Footwear supplier Pou Chen Corp (寶成工業) on Tuesday last week reported that net income in the first half of the year increased 13.6 percent from the same period last year, due mainly to non-operating gains.
Net income attributable to the parent company totaled NT$4.87 billion (US$158.1 million) in the first six months, up from NT$4.29 billion a year earlier thanks to non-operating gains of NT$3.01 billion, especially NT$2.44 billion in income derived from Nan Shan Life Insurance Co’s (南山人壽) equity and bond investments, Pou Chen said in a statement.
Pou Chen, the world’s largest manufacturer of branded athletic and casual footwear, holds a 18.13 percent stake in Nan Shan. Apart from Nan Shan, the company has investments ranging from shoe manufacturing to footwear retailing, and from electronics to banking and land development.
The capital gains from Nan Shan were NT$1.85 billion higher than a year earlier and helped Pou Chen offset the decline in operating income, which was due to order fluctuations in contract manufacturing and a drive to upgrade its retail business, Pou Chen said.
Pou Chen has been pushing for business transformation to cope with the fast-changing market dynamics. In the first half of the year, its retail business accounted for 40.6 percent of the company’s sales, up from 32.7 percent in the same period last year, while shoe manufacturing comprised about 59.1 percent, sliding from 66.9 percent a year earlier.
Overall sales increased 3.4 percent year-on-year to NT$141.42 billion from NT$136.82 billion a year earlier, company data showed.
Pou Chen said its operating income decreased 24.8 percent year-on-year to NT$6.32 billion in the six-month period, with operating margin falling from 6.1 percent to 4.5 percent.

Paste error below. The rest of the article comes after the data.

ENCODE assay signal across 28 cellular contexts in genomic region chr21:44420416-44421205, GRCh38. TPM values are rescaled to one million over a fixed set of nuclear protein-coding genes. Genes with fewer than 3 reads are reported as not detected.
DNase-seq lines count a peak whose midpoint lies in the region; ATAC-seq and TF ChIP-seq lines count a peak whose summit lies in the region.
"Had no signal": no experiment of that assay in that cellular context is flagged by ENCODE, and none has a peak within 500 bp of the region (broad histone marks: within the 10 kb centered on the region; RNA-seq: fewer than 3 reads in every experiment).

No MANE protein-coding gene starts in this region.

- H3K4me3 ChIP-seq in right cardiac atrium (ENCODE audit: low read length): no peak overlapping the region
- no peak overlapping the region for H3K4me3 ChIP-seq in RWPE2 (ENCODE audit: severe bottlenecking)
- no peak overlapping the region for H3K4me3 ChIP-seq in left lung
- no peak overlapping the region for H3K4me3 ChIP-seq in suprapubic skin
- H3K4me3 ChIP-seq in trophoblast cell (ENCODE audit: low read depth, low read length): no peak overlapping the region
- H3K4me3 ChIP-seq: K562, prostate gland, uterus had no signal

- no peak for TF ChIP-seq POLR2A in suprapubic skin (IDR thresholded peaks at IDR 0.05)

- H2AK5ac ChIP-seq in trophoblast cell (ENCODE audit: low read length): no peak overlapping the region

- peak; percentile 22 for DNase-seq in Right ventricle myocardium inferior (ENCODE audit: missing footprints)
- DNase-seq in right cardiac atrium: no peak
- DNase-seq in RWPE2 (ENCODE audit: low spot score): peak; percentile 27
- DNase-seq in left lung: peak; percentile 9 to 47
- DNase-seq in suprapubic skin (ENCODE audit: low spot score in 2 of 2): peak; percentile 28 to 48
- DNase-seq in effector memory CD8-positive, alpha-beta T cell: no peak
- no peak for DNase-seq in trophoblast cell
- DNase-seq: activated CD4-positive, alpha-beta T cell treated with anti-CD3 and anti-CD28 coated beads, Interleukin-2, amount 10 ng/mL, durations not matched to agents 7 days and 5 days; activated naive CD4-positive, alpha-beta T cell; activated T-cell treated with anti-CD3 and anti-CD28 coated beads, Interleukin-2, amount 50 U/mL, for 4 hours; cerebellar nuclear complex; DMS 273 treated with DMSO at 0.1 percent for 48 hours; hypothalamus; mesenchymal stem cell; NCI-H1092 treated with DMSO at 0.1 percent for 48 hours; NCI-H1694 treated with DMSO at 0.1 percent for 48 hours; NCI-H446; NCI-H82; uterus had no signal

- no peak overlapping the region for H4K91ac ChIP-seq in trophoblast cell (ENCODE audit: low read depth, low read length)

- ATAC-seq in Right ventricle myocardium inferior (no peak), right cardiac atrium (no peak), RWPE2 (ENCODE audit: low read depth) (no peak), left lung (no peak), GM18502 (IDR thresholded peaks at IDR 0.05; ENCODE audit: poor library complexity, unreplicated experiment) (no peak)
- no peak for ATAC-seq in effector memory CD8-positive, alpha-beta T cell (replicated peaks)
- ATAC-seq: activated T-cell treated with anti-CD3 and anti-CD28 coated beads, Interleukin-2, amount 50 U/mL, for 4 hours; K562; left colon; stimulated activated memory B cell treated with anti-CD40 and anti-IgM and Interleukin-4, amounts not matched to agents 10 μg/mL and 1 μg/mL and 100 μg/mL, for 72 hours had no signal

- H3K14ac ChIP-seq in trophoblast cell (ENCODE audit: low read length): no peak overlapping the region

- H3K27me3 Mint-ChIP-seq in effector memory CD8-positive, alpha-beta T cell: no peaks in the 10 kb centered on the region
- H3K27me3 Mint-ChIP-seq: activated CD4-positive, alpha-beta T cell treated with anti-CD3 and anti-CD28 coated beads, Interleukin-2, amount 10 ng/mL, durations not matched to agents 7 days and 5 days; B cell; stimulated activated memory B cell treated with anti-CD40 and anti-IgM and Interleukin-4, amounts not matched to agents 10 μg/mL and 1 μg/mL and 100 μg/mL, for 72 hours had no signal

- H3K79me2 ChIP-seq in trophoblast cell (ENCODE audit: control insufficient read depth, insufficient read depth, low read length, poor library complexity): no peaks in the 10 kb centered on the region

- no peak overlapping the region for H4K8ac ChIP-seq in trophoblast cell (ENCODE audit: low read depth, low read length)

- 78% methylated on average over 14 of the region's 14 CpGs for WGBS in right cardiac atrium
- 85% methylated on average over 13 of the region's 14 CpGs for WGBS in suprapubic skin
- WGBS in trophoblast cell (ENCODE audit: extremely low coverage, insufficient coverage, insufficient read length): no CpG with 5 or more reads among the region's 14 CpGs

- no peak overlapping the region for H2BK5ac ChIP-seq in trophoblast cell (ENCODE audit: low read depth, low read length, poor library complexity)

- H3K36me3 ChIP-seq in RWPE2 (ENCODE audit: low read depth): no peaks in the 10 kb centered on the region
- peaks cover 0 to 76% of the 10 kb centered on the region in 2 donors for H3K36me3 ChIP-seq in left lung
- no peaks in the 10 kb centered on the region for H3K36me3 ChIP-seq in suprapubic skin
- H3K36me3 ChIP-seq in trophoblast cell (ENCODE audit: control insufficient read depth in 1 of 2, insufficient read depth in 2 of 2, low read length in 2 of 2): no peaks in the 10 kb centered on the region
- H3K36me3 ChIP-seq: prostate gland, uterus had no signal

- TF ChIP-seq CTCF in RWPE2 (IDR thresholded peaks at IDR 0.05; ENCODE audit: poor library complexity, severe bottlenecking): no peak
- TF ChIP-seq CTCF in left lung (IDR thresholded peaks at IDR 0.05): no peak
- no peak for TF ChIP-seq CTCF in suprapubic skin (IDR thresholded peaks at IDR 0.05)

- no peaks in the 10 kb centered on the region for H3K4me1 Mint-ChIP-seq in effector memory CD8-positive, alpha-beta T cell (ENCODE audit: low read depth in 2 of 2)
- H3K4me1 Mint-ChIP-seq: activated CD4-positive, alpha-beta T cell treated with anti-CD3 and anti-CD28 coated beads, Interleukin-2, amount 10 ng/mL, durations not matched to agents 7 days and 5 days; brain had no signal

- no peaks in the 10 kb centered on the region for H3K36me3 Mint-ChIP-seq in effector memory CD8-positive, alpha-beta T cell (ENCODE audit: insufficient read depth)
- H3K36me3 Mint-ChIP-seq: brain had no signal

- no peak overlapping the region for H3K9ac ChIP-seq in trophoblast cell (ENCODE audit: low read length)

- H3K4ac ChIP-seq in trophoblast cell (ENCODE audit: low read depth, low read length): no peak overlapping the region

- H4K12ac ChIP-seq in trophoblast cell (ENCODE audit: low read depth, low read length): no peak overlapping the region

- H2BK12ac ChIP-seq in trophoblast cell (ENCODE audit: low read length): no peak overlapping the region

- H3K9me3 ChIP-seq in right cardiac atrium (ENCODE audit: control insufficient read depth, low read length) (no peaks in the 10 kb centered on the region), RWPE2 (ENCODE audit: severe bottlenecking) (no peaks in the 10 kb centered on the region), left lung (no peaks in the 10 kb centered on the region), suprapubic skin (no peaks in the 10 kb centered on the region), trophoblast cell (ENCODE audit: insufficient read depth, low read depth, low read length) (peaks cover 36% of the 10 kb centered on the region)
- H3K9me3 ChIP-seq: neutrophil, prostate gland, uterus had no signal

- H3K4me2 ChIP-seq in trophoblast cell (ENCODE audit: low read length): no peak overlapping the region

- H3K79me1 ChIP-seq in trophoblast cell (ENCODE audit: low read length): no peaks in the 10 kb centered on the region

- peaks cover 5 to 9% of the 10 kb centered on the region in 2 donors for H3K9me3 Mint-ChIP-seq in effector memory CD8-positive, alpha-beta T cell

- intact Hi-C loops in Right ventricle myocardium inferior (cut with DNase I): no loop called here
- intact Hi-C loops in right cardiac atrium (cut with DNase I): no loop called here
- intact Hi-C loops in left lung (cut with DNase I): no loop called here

Gross margin declined from 25.9 percent to 25.5 percent in the period, it said.
In the first half, earnings per share were NT$1.65, up from NT$1.45 a year earlier, it said.
For the second half of the year, Pou Chen’s manufacturing subsidiary, Yue Yuen Industrial (Holdings) Ltd (裕元工業), might continue to see a business downtrend, while its retail business, Pou Sheng International Ltd (寶勝國際), could see gross margin remain under pressure amid rising competition from online shopping in China, Yuanta Securities Investment Consulting Co (元大投顧) analyst Peggy Shih (施姵帆) said in a client note.
POOR INTERNAL CONTROLS: Insurance Bureau Director-General Shih Chiung-hwa said the company is expected to get back on track while its chairman is suspended The Financial Supervisory Commission (FSC) yesterday fined Shin Kong Life Insurance Co (新光人壽) NT$27.6 million (US$939,415) for a reckless investment that endangered its solvency, and suspended its chairman Eugene Wu (吳東進) for poor supervision. The penalty is the second-highest in a single case after Nan Shan Life Insurance Co (南山人壽) was fined NT$30 million in September last year and its chairman Du Ying-tzyong (杜英宗) suspended for two years, the commission said. In three rounds of special and regular examinations conducted since last year, the commission found that Shin Kong Life had given too much power to an asset and liability management committee
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